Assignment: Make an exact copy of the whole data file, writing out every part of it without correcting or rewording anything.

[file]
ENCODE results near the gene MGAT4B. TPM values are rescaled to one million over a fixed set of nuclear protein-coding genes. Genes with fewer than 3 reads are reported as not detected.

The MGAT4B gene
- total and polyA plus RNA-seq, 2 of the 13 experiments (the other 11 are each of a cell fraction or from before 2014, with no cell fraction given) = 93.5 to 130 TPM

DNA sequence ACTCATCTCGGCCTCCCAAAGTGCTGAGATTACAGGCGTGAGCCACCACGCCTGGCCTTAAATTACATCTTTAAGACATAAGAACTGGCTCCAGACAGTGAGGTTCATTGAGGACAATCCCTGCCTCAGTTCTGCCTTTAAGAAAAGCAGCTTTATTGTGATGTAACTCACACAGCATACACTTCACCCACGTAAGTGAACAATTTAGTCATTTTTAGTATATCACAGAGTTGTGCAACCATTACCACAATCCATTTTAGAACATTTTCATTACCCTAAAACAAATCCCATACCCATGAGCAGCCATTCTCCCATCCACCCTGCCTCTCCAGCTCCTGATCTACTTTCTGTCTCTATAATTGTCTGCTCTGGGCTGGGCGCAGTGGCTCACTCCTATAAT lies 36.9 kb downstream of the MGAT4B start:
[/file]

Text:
ENCODE results near the gene MGAT4B. TPM values are rescaled to one million over a fixed set of nuclear protein-coding genes. Genes with fewer than 3 reads are reported as not detected.

The MGAT4B gene
- total and polyA plus RNA-seq, 2 of the 13 experiments (the other 11 are each of a cell fraction or from before 2014, with no cell fraction given) = 93.5 to 130 TPM

DNA sequence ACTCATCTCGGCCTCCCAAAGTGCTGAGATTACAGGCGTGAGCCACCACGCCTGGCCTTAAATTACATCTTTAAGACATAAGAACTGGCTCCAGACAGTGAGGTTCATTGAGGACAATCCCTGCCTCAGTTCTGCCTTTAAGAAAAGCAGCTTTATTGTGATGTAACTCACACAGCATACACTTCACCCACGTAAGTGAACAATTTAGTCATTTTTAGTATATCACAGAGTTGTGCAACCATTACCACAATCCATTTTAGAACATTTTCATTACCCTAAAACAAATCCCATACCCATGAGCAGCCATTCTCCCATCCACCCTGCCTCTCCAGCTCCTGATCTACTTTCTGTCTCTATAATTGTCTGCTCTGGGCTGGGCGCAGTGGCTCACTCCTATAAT lies 36.9 kb downstream of the MGAT4B start: